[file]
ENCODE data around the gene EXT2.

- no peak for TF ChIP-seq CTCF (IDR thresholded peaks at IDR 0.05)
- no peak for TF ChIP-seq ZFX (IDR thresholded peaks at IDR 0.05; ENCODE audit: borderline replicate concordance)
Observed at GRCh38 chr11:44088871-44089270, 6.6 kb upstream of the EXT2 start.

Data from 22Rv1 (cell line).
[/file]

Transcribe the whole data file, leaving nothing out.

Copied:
ENCODE data around the gene EXT2.

- no peak for TF ChIP-seq CTCF (IDR thresholded peaks at IDR 0.05)
- no peak for TF ChIP-seq ZFX (IDR thresholded peaks at IDR 0.05; ENCODE audit: borderline replicate concordance)
Observed at GRCh38 chr11:44088871-44089270, 6.6 kb upstream of the EXT2 start.

Data from 22Rv1 (cell line).